This article discusses the educational benefits to students of making the “Akashi City Walk Maps,” a booklet with maps and explanations that introduces the historical and cultural resources of the area to residents. How to preserve local cultural heritage is an essential and often-discussed issue in Japan. Every city in Japan has historical-cultural resources that characterize the area. However, these resources tend to be neglected, and are being lost due to an emphasis on the development pressure from economic. Educating architectural professionals who understand the local heritage and history is one of the solutions. Architects can advise building owners who believe that new construction is more economical and more resistant to earthquakes than the existing structures, which have historic and cultural value, about how to preserve historic buildings. To examine the educational benefits of this map creation, we observed and interviewed students who participated in this activity. The “Akashi City Walk Maps” project gave the students an opportunity to practice reading about and understanding the town/city and discover historical and cultural resources. Those skills are difficult to acquire in a classroom, and based on interviews with the students who participated, it became clear that this experience helped to improve the student’s communication skills, broaden their point of view, instigate their interest in fieldwork, and improve their design and project management skills.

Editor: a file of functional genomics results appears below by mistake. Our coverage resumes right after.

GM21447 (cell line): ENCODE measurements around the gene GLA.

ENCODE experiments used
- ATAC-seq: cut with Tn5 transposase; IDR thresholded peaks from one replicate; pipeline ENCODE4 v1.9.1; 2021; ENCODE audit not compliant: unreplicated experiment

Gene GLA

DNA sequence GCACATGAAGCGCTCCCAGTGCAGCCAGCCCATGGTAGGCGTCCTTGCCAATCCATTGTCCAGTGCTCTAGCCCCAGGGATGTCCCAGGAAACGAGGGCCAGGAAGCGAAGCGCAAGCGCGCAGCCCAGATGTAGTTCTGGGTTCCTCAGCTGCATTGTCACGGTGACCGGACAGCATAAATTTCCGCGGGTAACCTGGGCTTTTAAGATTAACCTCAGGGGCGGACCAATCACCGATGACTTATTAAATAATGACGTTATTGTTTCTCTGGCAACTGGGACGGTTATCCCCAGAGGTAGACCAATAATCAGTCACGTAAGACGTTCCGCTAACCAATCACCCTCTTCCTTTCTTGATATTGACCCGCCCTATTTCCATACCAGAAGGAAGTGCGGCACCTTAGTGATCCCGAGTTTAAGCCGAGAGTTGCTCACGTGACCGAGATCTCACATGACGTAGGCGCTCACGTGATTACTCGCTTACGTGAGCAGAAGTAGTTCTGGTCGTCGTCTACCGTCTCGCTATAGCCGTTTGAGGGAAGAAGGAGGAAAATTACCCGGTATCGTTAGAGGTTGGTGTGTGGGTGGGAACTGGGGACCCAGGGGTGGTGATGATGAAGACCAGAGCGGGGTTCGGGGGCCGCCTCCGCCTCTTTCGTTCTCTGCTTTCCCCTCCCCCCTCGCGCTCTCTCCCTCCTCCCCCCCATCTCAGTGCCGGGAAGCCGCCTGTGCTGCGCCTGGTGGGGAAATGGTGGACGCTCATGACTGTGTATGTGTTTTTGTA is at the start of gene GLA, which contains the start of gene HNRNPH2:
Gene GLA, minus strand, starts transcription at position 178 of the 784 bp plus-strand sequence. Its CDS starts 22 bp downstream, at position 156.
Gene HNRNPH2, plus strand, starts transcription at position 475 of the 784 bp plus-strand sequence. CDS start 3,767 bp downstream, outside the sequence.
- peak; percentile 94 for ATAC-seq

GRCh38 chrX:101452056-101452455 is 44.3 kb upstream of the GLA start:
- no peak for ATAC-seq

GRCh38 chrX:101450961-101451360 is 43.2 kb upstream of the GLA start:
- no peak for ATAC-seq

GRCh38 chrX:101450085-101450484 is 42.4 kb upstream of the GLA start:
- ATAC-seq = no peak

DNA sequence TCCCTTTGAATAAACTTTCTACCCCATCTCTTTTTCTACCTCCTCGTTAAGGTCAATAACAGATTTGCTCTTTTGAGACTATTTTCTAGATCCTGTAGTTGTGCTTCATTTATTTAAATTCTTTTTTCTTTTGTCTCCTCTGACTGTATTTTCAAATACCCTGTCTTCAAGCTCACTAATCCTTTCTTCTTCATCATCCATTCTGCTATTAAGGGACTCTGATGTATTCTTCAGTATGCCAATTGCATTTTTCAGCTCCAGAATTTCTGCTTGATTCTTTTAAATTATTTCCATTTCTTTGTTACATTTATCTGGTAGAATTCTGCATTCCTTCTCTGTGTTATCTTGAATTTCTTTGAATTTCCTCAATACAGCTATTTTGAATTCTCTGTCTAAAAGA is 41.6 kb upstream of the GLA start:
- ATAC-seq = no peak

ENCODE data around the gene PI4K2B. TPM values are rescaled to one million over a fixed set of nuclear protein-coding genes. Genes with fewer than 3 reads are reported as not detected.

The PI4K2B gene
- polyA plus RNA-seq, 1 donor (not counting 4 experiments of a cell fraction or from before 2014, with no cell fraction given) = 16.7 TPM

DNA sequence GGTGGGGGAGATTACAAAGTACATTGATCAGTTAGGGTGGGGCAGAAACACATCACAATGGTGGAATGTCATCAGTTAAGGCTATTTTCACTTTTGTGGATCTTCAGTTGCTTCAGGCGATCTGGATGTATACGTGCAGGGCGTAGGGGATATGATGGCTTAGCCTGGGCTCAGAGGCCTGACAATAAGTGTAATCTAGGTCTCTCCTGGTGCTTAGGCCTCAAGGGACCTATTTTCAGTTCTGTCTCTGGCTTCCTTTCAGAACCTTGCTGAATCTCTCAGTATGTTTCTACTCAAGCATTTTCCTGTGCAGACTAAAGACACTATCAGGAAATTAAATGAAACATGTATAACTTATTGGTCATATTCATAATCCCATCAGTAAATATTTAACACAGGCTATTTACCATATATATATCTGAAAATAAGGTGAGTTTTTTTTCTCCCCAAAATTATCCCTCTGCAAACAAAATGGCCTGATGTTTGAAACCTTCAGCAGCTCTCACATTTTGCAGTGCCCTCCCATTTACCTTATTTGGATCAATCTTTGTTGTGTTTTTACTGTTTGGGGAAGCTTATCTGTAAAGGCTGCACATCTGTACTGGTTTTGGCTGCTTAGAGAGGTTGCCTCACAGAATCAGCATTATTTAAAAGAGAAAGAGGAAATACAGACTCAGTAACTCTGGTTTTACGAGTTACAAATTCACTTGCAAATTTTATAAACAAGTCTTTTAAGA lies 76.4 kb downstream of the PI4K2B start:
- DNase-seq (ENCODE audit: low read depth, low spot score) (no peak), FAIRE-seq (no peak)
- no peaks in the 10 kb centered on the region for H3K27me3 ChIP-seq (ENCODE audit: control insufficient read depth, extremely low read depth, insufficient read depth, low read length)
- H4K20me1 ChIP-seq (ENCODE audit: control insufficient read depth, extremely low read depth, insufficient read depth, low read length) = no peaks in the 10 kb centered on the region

|Title of host publication||Learning through practice|
|Publication status||Accepted/In press - 13 Sep 2019|
|Event||AAE 2019: 5th International Conference of the Association of Architectural Educators - London, United Kingdom|
Duration: 24 Apr 2019 → 26 Apr 2019
|Conference||AAE 2019: 5th International Conference of the Association of Architectural Educators|
|Period||24/04/19 → 26/04/19|